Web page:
The return of Chessie and friends

Those elusive aquatic monsters are surfacing again - or at least reports of them are.

Something of a three-ring media circus has formed around ''Nessie,'' ''Chessie,'' and ''Champ.'' Reputed sightings of these beasts are capturing headlines again, from the North Hero (Vermont) Islander to the Washington Post. ''Chessie'' has even appeared on videotape, giving new credibility to the legends of the ''monsters'' of Loch Ness, Chesapeake Bay, and Lake Champlain.

The videotape of a slender, 35-foot object snaking through the waters of the Chesapeake Bay in May is viewed excitedly by cryptozoologists as possibly the most convincing documentation so far of unexplained water phenomenon, says Joe Zarzinsky, who heads the Lake Champlain Phenomenon Investigation and is a member of the newly formed International Society of Cryptozoology.

The three-minute videotape, which is to be examined next month by scientists at the Smithsonian Institution, was taken by Bob Frew, a businessman from Kent Island, Md. It shows the dark, serpent-like creature from a distance of 200 yards and includes an audio recording of his children squealing with delight as the creature passes a few feet from swimmers.

Explanations for the identity of ''Nessie,'' ''Chessie,'' and ''Champ'' range from prehistoric creatures and optical illusions to snakes or turtles or inanimate logs. Some scientists suggest that what the Frews and others for centuries have been seeing in the lakes and bays of the world are a surviving population of some prehistoric animal - perhaps unchanged descendants of the zeuglodon, a mammalian ancestor of today's whale which propelled itself by vertically flexing its spine.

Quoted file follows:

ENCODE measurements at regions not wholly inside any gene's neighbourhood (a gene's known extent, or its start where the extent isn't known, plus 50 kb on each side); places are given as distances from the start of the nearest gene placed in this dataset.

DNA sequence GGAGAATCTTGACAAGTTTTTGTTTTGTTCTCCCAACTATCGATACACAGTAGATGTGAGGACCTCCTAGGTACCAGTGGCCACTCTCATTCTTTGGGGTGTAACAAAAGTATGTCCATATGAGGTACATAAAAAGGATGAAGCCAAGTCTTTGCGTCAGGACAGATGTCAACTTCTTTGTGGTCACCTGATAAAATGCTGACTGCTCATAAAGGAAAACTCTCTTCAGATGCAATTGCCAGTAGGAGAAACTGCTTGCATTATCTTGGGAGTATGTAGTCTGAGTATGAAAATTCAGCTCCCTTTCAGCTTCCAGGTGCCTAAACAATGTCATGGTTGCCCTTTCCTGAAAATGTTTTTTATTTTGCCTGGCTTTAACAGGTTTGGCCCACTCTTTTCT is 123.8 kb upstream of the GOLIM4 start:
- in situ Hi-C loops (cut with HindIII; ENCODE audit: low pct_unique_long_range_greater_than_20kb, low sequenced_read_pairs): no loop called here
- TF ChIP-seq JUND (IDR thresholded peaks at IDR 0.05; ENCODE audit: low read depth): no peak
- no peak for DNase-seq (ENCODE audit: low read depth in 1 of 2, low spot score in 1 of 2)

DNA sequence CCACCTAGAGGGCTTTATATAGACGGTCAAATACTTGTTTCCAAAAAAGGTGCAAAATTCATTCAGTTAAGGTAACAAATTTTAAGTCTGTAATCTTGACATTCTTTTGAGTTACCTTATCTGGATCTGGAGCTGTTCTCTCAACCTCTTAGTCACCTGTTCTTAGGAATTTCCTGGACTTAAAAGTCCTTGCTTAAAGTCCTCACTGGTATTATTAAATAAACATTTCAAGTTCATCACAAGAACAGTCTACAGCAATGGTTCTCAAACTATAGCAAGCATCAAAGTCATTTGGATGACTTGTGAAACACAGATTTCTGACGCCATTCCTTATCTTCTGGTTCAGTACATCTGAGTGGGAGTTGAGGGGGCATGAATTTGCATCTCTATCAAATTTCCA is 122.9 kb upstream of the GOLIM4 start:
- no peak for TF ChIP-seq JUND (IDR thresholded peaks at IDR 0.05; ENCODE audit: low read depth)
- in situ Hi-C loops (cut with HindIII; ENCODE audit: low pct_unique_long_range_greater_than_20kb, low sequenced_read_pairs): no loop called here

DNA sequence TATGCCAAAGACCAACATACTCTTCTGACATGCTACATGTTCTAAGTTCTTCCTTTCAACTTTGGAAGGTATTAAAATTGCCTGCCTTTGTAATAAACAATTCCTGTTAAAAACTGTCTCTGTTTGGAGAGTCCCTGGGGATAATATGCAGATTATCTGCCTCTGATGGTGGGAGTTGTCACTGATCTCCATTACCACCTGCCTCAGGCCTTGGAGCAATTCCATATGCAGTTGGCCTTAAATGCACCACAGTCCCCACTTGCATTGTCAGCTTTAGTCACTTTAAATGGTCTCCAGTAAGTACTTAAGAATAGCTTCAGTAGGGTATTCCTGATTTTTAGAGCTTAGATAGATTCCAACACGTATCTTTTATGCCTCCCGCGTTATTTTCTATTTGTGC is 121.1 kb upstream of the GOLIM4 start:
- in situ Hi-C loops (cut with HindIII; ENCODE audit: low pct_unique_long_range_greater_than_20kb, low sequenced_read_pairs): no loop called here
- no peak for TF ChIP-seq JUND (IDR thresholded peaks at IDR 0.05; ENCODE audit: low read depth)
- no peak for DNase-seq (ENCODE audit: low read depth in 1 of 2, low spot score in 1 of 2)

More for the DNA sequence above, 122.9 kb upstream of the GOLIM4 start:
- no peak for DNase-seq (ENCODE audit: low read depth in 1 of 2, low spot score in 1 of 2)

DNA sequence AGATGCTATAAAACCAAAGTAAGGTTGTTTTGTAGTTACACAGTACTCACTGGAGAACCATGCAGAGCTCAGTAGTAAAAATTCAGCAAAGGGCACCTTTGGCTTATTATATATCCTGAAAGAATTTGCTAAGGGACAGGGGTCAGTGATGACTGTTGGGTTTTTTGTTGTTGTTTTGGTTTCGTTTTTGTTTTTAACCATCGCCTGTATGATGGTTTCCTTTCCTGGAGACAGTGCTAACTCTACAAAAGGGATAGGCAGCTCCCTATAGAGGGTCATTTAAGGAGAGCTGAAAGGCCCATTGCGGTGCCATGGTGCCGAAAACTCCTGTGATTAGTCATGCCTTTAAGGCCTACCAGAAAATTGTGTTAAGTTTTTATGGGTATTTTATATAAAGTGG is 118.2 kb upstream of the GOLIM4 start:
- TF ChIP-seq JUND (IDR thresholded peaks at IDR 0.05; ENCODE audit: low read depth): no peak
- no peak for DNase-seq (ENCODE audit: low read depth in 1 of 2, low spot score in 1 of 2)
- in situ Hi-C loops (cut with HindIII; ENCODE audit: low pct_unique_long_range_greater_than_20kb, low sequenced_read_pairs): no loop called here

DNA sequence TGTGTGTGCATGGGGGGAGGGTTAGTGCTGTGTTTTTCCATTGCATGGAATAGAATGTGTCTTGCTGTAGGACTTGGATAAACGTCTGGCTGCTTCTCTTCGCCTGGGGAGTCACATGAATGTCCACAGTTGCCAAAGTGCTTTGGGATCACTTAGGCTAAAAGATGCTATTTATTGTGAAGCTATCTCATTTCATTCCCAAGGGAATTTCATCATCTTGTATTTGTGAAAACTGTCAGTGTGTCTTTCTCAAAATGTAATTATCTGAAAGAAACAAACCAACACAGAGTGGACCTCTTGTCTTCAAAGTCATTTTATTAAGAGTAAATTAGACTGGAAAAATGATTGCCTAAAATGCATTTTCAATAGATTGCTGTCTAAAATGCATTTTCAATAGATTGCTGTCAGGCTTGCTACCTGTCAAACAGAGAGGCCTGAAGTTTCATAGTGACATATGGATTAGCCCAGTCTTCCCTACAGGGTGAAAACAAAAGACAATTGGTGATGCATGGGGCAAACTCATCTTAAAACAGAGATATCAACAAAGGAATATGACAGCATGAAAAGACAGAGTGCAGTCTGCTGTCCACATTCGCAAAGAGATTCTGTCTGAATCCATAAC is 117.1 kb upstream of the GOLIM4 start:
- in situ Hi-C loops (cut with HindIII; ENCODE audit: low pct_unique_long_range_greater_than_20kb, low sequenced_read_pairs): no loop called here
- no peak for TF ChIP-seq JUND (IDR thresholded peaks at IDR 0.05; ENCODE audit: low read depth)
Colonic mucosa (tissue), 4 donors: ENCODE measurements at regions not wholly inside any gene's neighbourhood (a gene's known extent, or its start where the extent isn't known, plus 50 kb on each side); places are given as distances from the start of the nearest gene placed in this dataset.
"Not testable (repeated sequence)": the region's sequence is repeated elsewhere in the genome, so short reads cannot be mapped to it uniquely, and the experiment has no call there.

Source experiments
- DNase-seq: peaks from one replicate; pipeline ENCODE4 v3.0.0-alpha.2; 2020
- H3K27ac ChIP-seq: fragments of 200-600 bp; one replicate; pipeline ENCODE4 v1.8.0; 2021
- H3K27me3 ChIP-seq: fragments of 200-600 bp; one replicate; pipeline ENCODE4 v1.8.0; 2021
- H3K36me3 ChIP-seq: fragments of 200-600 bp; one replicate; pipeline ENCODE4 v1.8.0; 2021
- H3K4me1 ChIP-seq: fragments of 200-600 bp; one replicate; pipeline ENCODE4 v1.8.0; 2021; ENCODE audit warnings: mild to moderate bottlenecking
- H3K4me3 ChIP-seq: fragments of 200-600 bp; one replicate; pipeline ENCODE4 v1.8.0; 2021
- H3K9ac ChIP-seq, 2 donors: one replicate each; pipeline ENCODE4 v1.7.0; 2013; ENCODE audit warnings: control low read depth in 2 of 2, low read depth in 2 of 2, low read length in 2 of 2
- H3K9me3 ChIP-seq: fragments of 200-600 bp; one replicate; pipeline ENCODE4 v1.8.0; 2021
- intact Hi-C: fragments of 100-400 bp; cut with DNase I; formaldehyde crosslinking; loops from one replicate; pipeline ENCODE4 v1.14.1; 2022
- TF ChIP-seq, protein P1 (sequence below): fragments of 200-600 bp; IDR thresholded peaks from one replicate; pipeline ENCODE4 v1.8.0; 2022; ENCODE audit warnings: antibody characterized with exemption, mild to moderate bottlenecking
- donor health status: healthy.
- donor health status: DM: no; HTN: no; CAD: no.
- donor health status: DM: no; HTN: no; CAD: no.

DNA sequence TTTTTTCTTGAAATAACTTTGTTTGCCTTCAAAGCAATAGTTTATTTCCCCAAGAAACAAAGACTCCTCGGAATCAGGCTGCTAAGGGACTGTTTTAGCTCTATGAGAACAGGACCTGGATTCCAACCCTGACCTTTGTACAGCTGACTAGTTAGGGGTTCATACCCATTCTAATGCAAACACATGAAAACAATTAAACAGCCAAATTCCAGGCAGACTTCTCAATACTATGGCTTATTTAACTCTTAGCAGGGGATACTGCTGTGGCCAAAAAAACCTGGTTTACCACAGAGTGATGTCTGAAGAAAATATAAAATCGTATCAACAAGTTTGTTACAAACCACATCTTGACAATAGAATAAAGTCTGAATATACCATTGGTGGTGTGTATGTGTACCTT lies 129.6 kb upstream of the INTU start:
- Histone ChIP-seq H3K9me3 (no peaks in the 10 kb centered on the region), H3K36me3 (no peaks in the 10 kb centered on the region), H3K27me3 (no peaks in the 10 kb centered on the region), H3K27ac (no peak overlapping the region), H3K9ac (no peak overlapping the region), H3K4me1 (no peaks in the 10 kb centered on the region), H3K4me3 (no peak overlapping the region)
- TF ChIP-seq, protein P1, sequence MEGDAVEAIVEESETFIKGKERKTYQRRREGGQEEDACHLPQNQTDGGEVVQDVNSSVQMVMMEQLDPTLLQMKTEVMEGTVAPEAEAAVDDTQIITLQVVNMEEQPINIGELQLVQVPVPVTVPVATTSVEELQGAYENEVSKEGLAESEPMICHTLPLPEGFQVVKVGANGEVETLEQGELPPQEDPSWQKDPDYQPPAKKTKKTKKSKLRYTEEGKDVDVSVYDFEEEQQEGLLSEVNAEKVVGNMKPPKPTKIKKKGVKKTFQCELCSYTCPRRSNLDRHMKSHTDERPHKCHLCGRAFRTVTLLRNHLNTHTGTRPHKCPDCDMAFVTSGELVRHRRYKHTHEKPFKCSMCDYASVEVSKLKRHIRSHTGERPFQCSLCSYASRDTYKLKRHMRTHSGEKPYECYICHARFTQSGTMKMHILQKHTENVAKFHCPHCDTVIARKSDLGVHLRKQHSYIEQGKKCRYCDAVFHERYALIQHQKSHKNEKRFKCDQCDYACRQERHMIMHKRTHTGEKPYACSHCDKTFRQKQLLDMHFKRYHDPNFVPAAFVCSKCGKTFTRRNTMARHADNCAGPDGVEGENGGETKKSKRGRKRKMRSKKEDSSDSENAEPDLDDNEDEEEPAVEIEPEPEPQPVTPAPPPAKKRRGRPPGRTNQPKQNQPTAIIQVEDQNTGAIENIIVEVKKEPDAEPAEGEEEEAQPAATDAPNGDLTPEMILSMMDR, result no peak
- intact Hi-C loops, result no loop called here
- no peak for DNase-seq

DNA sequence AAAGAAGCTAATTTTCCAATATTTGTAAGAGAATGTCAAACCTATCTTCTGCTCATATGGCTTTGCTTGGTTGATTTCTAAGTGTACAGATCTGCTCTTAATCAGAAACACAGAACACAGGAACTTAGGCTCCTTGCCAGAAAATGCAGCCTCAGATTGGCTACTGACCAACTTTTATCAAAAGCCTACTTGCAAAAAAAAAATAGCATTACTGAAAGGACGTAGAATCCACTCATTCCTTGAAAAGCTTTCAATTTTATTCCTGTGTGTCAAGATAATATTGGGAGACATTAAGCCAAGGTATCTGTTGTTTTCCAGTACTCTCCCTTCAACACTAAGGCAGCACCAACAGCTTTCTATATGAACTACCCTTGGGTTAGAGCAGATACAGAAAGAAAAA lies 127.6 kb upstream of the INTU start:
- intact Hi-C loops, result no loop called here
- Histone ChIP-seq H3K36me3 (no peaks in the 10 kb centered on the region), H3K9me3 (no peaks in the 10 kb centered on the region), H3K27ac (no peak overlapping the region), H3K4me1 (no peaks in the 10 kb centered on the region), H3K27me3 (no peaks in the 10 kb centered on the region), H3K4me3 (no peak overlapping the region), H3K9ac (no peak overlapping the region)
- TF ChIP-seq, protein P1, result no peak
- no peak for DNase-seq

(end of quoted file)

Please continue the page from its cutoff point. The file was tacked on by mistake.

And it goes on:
Others suggest these animals could be related to the prehistoric plesiosaur - a reptilian relative of the dinosaur.

Asked if what she saw in the Chesapeake Bay might have been something as explainable as a distorted view of a turtle Mrs. Frew adamantly retorts, ''What I saw was no turtle.''

The Frew tape is just one of this summer's sitings of unidentified swimming objects. Sitings seem to rise with the temperature, peaking during the summer months when more people are on the water. The Enigma Society, a Baltimore-based group interested in unexplained phenomena of all sorts, reports several sitings of ''Chessie'' since the May 31 Frew tape was made. Five ''Champ'' sitings have been documented by Mr. Zarzinsky this summer (19 last summer) at Lake Champlain in New York and Vermont. The latest, on July 19, was made by a New York animal warden whose camera failed him at the moment ''Champ'' appeared.

But if there has been any monster lurking about this summer, says Enigma Project spokesman Bob Lazzara, ''it's been the press.'' As publicity trickled out of tiny Kent Island this summer, the Frew's beach-front home was besieged by television crews, newspaper reporters, and sightseers.

Lazzara says he's concerned that legitimate sitings of Chessie, Nessie, or Champ could go unreported if ''closet witnesses'' think they won't be taken seriously or will be hounded by the press.

Mrs. Frew told the Monitor she wouldn't have reported the videotape if she had known what the media response would be.

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